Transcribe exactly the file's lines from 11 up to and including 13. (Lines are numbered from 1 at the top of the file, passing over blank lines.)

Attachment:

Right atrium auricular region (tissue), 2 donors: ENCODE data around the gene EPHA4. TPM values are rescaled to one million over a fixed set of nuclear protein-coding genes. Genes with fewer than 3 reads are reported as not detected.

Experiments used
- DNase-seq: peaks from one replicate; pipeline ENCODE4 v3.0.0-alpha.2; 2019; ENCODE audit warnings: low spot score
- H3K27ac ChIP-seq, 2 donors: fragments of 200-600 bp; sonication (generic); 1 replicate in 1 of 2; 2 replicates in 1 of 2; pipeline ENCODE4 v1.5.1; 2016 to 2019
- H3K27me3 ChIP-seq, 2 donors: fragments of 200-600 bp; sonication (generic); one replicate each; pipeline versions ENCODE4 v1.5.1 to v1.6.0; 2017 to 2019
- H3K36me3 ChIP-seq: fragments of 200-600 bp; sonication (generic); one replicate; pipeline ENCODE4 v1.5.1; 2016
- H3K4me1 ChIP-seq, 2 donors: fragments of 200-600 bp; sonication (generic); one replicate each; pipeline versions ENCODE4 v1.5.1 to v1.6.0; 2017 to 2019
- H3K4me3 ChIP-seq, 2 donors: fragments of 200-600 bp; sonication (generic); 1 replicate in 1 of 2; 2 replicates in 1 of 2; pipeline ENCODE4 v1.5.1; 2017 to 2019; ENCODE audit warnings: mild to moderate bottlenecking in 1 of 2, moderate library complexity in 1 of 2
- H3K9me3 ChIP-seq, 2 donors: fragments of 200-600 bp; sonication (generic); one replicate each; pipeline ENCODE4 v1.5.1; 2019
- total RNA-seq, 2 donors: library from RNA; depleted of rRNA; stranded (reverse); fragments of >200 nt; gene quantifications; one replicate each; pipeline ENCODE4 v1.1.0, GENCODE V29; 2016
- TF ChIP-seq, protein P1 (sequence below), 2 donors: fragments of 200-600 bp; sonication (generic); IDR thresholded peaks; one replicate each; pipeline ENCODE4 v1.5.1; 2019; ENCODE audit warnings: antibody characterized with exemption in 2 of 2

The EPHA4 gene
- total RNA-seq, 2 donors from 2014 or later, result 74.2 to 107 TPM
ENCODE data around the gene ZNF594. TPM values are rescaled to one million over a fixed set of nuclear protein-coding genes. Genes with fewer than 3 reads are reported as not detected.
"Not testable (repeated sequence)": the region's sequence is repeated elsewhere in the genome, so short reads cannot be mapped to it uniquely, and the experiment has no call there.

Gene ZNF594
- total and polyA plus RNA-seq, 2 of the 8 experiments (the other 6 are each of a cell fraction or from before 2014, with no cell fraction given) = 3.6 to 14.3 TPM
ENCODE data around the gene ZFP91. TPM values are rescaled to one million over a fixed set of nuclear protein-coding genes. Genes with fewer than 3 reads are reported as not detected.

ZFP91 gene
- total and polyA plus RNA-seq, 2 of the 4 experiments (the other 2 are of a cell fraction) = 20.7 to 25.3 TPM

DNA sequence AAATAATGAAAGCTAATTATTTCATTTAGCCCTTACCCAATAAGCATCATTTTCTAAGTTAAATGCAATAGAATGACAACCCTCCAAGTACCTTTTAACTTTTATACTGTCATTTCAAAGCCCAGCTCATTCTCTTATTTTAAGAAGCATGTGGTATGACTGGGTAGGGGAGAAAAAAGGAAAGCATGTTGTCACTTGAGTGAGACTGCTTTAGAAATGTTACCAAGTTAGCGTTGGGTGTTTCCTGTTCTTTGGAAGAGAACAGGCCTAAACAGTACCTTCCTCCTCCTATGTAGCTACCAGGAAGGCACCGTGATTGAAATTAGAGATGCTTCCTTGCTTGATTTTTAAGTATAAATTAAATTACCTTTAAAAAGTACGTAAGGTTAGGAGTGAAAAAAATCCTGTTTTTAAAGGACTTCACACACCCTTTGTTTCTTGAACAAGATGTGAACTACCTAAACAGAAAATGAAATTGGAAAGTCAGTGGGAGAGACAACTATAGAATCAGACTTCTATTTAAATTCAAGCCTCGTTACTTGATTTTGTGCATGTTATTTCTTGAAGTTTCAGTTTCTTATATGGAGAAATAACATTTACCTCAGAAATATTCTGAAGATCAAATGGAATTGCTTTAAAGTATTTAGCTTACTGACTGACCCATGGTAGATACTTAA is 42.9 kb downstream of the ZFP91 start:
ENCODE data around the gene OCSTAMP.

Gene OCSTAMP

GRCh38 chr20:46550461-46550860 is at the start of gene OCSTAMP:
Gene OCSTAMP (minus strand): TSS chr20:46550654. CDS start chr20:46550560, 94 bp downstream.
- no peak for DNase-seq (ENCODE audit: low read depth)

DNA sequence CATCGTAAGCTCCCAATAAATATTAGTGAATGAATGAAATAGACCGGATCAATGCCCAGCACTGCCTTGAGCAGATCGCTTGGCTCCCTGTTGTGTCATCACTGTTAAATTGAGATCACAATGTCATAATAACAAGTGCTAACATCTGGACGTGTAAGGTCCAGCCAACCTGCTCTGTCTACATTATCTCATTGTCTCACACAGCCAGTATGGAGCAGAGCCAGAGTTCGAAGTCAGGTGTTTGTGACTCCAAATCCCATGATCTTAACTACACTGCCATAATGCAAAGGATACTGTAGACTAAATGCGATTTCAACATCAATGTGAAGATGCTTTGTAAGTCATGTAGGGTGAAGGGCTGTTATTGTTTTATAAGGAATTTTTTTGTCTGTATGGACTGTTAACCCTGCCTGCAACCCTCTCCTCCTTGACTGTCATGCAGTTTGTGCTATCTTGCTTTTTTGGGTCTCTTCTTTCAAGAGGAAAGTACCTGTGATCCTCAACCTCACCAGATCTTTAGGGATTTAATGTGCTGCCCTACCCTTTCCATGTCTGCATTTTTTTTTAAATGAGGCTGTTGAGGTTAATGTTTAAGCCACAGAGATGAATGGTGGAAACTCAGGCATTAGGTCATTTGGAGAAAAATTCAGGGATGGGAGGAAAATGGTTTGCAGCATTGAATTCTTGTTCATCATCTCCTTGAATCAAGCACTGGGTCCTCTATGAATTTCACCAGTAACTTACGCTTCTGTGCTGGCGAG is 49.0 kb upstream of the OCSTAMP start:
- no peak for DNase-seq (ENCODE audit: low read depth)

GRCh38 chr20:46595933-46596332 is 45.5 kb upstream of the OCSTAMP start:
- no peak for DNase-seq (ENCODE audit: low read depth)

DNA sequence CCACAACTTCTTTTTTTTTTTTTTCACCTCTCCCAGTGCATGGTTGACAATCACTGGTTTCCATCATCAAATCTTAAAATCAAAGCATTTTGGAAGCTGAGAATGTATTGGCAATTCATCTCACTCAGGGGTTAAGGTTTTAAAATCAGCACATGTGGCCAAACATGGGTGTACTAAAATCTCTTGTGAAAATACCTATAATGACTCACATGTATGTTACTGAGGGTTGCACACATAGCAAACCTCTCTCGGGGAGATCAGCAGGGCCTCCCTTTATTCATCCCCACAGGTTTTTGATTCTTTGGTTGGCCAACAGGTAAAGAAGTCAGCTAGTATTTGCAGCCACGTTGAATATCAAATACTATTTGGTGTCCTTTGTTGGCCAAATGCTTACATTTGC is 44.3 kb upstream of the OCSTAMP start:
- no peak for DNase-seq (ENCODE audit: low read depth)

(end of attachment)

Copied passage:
- TF ChIP-seq, protein P1 (sequence below), 2 donors: fragments of 200-600 bp; sonication (generic); IDR thresholded peaks; one replicate each; pipeline ENCODE4 v1.5.1; 2019; ENCODE audit warnings: antibody characterized with exemption in 2 of 2

The EPHA4 gene
- total RNA-seq, 2 donors from 2014 or later, result 74.2 to 107 TPM